Using Structural Clues to Locate Buried Placer Channels
April 2014 by Jim HalloranThey must have assumed the paystreak was spotty and had been mined out, so they never mined as close to the side of the valley as they should have.
Setting up a gravity dredge
Perhaps the most notable thing about skim placers is that they form on the top surface of gravel bars, as opposed to coarser gold placers where the weight of the gold particles allows the gold to settle down on or near bedrock.
I love to see old-timer workings while I am out detecting for gold. For one thing, it assures me that gold came from there. Second, it tells me gold should almost certainly still be there.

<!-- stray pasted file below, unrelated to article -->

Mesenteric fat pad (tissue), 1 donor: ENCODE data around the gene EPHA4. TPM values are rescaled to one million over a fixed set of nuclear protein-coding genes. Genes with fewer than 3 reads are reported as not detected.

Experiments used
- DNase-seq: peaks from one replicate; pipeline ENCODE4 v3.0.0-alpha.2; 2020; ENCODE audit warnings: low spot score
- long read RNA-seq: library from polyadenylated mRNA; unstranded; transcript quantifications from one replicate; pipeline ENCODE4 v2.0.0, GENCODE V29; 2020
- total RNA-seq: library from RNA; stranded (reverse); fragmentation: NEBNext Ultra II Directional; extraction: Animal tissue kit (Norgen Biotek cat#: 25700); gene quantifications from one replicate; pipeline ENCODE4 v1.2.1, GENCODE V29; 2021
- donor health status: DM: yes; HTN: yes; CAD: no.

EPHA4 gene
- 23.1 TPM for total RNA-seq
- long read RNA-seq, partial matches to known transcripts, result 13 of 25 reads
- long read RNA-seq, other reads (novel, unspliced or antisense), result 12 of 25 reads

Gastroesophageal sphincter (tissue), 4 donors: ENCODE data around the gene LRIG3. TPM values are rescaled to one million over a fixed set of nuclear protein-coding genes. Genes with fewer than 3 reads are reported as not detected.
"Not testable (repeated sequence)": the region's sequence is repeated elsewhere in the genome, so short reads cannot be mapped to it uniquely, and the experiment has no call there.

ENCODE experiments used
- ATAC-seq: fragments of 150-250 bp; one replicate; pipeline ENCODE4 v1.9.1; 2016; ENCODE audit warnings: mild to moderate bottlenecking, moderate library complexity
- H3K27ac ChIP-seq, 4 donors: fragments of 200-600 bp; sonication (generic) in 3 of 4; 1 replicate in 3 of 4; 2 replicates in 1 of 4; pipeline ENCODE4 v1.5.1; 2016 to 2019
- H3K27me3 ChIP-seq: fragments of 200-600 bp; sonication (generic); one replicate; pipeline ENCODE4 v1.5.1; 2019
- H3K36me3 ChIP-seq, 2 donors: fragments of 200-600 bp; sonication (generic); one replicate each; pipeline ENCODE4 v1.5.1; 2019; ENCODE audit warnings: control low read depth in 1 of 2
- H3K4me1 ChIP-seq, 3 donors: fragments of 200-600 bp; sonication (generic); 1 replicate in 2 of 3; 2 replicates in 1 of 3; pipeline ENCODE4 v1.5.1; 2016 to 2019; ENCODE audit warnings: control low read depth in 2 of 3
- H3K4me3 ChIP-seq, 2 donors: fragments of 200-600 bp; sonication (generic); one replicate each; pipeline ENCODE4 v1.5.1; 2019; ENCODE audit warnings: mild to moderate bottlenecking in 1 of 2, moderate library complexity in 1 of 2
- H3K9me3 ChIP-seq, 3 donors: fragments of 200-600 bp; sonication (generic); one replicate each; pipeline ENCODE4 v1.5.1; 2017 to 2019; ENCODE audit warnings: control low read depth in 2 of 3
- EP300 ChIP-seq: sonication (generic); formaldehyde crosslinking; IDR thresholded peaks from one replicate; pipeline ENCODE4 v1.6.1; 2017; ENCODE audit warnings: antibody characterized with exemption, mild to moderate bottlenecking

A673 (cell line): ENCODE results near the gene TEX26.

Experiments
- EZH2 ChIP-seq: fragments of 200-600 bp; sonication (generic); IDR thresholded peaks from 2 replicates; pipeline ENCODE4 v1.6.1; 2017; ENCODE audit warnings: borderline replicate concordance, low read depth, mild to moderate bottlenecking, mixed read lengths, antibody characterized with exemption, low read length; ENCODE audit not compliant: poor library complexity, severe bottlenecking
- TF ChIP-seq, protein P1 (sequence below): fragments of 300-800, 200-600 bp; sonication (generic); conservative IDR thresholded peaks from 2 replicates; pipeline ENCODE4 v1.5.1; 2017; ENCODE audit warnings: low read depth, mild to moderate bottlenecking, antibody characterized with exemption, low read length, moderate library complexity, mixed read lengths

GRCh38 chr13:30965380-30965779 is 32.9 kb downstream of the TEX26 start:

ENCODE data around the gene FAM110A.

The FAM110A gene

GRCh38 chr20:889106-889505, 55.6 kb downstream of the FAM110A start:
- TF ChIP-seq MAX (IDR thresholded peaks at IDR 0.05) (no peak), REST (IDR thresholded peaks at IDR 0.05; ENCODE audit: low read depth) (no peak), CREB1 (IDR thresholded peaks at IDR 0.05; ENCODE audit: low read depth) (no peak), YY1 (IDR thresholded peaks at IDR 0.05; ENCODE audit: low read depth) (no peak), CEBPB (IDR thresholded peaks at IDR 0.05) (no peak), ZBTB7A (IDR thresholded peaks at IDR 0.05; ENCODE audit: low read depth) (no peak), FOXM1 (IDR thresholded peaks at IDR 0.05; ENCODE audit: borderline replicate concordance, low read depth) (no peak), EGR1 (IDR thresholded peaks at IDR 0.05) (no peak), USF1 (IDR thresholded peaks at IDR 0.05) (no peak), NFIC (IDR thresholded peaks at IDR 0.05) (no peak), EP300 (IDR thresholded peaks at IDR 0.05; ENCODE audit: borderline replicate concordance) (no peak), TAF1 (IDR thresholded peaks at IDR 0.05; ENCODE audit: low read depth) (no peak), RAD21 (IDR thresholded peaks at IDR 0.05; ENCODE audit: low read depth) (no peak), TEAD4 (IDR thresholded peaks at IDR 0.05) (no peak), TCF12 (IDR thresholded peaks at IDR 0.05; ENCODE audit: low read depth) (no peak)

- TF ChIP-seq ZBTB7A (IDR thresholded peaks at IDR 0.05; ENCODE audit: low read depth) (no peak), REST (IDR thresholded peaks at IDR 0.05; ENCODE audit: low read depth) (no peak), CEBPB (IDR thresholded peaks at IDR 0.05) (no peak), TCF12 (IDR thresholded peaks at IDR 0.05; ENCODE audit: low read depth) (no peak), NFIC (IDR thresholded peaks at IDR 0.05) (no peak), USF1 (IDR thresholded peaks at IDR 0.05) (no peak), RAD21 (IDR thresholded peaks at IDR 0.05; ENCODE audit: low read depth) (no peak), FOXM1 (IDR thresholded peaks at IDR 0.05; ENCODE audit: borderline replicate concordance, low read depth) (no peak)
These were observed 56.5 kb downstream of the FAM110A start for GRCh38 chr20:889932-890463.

We’ve had two trips to the deserts of Nevada and explored mines and mill sites, hiked miles of ravines in California, and swung our detector coils over thousands of square yards of bedrock.
Depth is not an issue unless the site is thoroughly cleaned of shallow trash, and it is far easier to isolate and remove targets using a small coil in a target rich location.
It’s accepted knowledge that wet methods will recover more fine gold than dry methods and processing the gravel as a whole will get more gold than only using a metal detector. The question is how much more?
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